Hey, All We Need To Stop Climate Doom Is 139 Billion Gallons Of White Paint

As far as ideas go, this is not the worst

Turns out all we may need to stop climate change is 139 billion gallons of super-duper white paint

I hope Purdue University is ready for this incoming order.

In 2021, researchers at Purdue University announced that they had developed the whitest paint on Earth. The color is so white that it can reflect over 98% of light. This is particularly useful because light generates heat — and we here on Earth are running a bit hot these days.

If used on a building, the researchers say, the paint would reduce the temperature on the surface, lowering the temps inside and decreasing the need for air conditioning. But what if there was an even bigger application, like reducing the temperature of the entire planet?

According to Jeremy Munday, a professor of electrical and computer engineering at the University of California, Davis, who researches clean technology, if a material like Purdue’s paint covered 1-2% of the Earth’s surface, the amount of light being bounced back into space would reduce the amount of heat being absorbed by the planet enough to stabilize global temperatures. In other words, it could do a lot to solve climate change. Plus, Munday told the New York Times, the amount of light being bounced back into space wouldn’t harm the cosmos very much. “It’d be like pouring a cup of regular water into the ocean,” he told the Times.

Essentially, it means 139 billion gallons. The most interesting part here is that it is painting (sorry) any man-caused global warming as an issue of land use and urban heat island effect. Which are real. I do not have to explain why, right? You know this. If more dark colored asphalt could be painted white, paint dark shingles white, and so forth, mostly in urban and suburban areas, it could significantly reduce the temperatures in those areas. Of course, you’re still left with heat trapping buildings and the inability of the ground to soak up heat. It would help.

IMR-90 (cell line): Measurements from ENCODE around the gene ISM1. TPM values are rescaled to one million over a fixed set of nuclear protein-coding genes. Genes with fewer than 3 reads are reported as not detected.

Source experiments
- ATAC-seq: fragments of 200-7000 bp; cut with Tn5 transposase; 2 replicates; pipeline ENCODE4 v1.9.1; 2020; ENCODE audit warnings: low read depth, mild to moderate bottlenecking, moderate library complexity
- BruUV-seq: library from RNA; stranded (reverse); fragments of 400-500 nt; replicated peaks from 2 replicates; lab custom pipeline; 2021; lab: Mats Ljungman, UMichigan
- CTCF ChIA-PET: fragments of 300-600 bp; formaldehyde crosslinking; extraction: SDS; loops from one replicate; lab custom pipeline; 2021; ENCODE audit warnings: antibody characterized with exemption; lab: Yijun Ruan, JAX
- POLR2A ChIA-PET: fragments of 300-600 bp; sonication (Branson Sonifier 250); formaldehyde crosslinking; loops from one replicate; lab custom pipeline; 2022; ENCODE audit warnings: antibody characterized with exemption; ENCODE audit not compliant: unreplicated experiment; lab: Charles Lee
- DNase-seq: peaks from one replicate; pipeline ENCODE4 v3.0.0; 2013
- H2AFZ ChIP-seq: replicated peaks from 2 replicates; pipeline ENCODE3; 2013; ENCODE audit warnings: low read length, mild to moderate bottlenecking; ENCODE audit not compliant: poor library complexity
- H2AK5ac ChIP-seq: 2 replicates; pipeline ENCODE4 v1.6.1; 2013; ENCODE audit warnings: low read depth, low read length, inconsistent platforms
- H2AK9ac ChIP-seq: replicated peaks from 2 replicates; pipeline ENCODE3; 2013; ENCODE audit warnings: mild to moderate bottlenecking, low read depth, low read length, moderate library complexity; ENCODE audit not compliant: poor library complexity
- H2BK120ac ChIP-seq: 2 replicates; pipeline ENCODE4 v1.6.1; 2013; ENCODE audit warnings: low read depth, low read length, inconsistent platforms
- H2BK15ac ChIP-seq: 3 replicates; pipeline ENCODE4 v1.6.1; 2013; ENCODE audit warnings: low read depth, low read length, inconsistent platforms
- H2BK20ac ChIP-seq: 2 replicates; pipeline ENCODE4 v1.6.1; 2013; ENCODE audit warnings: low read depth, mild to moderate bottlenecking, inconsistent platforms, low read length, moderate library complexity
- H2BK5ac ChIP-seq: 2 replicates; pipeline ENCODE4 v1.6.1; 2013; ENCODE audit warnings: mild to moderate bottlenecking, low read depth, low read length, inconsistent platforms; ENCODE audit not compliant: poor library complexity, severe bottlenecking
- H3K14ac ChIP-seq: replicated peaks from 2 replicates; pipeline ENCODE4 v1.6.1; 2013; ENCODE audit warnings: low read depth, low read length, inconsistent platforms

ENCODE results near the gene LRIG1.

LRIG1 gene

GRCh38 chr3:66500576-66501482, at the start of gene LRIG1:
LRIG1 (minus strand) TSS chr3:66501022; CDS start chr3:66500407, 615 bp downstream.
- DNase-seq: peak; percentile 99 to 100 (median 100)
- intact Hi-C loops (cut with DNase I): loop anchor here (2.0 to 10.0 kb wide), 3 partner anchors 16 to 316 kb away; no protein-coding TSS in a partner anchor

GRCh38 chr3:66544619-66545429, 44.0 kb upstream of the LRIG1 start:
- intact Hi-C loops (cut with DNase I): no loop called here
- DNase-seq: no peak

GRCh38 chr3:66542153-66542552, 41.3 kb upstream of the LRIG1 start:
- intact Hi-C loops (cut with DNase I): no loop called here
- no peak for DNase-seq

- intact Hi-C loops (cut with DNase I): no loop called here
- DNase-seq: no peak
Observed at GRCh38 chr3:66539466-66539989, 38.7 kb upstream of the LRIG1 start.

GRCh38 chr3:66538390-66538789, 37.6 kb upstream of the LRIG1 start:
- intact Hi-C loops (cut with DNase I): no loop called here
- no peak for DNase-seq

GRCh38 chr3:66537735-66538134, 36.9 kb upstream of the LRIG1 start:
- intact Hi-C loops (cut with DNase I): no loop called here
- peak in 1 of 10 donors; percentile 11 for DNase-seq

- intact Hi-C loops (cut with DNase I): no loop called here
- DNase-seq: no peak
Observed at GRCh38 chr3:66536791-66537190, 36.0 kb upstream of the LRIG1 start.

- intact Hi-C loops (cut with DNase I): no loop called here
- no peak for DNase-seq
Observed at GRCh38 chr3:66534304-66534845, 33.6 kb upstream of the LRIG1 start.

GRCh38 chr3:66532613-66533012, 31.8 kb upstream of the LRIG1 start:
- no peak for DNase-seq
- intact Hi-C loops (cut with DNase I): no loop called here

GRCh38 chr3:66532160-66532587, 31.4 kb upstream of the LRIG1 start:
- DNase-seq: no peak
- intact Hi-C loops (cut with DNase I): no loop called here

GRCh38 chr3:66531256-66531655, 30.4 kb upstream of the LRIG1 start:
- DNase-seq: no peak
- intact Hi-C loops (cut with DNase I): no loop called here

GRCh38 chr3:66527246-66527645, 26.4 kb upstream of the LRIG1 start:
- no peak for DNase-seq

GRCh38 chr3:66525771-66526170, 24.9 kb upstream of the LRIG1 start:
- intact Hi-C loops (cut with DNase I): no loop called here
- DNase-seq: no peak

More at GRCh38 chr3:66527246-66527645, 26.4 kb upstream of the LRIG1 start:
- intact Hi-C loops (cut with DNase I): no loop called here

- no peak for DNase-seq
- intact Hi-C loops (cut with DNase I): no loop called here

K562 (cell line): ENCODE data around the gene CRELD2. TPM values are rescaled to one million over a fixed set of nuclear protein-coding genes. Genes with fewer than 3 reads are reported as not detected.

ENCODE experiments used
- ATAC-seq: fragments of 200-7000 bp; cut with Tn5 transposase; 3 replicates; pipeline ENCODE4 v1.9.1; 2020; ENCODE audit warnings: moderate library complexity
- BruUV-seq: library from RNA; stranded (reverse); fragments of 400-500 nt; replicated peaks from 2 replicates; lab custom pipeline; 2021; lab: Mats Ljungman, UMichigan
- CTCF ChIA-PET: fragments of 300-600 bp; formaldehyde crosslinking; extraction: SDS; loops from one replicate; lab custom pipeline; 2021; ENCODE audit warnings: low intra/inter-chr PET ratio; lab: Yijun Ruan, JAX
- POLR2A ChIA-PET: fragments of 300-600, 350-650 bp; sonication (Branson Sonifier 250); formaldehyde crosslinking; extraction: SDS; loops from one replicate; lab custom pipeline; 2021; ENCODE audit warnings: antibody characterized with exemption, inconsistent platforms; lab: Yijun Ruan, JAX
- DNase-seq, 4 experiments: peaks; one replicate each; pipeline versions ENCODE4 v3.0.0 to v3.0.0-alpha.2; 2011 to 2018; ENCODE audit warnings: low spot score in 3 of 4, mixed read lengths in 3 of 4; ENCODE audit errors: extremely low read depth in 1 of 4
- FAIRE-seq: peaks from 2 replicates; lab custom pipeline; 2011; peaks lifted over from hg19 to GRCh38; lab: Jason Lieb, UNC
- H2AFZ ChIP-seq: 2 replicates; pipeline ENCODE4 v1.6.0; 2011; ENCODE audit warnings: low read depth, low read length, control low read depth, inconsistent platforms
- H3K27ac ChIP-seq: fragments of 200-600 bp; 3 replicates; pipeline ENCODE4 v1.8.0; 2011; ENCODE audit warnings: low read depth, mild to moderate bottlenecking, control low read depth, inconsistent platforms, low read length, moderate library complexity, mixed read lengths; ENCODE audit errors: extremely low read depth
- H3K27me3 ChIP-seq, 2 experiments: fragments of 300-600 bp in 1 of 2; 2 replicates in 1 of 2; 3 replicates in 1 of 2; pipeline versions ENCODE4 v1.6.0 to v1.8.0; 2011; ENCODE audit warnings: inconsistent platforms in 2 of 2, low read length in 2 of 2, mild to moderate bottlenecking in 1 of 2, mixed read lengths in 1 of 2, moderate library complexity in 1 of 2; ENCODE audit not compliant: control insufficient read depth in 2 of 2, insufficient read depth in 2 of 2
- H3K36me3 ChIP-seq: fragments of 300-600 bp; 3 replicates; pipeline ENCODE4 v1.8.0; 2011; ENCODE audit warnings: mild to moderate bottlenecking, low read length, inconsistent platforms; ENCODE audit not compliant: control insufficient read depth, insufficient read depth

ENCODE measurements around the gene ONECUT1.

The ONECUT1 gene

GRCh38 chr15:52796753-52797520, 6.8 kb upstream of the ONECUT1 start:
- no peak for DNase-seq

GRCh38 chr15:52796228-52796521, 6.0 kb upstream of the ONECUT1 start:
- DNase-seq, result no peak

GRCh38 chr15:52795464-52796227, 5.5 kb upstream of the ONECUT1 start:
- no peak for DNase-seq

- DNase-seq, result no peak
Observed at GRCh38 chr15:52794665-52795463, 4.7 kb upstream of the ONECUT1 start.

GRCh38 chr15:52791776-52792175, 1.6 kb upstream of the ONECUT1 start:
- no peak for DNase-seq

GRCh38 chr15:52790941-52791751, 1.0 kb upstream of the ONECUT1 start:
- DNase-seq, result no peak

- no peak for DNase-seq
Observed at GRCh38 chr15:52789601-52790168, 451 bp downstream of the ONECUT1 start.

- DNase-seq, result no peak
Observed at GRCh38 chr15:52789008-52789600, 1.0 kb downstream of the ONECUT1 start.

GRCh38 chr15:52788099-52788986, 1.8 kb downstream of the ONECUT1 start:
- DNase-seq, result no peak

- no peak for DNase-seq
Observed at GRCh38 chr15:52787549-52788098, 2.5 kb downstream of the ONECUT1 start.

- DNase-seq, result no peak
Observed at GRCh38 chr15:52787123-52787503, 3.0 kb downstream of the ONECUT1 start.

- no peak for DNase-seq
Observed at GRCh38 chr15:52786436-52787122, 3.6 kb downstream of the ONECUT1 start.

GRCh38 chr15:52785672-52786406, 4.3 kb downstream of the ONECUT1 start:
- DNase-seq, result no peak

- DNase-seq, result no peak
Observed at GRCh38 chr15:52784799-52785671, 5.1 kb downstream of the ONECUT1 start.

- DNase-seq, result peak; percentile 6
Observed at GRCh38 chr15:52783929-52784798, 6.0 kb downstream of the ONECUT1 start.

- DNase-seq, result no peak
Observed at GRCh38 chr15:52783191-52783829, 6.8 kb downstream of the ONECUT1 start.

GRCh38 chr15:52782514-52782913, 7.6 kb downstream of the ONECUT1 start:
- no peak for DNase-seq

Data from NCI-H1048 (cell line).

But, how long would the paint last? How often would it require re-application? Better would be roadways made with very light colors going forward.

Oh, and then this schmuck

Yeah, about that

It’s all semantics. He also pitched a fit and refused to identify the people working directly for him. You know, the ones the taxpayers pay for.

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7 Responses to “Hey, All We Need To Stop Climate Doom Is 139 Billion Gallons Of White Paint”

  1. xtron says:

    another option, which i inadvertantly used, would be metal roofing.
    8 years ago i reroofed my house with something called glavalum. it’s galvanized
    aluminum…recycled cans coated with a bright silver coating. sure, it looks kinda like a barn roof, but the difference in heat load, and my electrict bill is impressive. and it has a 50 year warrenty, so it will out last me.
    imagine if every house in the country were refelecting sunlight like mine is….

  2. Dana says:

    Our esteemed host noted:

    If more dark colored asphalt could be painted white,

    Concrete salesmen note, when trying to persuade builders to pour concrete parking lots rather than use asphalt, they will save on lighting expenses, because concrete dries a light grey, and reflects more light than blacktop. More, the maintenance on concrete is far lower.

    But concrete costs a lot more to place than asphalt, and the standard cure time is 28 days.

    • UnkleC says:

      Concrete also makes good street paving, again a bit pricier. There are issues that have to be addressed for higher speed and longer roadways, but it can be done.
      I’ve been out of that business over 20 years, but I seem to remember that a ton of asphalt cost some 1/2 to 1/3 the cost of a yard of concrete and paved about the same area of roadway.

      • Dana says:

        At least in the parts of Virginia where I lived, building codes called for concrete driveways for private residences. It wasn’t something about which I thought much until a trip back to the Bluegrass State, and the asphalt driveways kind of jumped out at me.

        Asphalt is less expensive, and you can drive on it much sooner, but asphalt degrades in ways that concrete does not.

  3. Dana says:

    There’s a red brick house visible from the northbound lane of I-79 in West Virginia, with an absolutely snow-white metal roof. The roof is so white that it’s ugly, but it does meet your point: that home should have lower air conditioning costs. The downside is that, during the winter, it would have higher heating costs, but hey, West Virginia has plenty of coal to burn to power the electric plants!

    Metal roofs are slowly replacing asphalt shingles, because an asphalt shingled roof has a normal life of 20 to 30 years, while a metal roof will last well over 50 years. We have a metal roof, but it’s a darker green.

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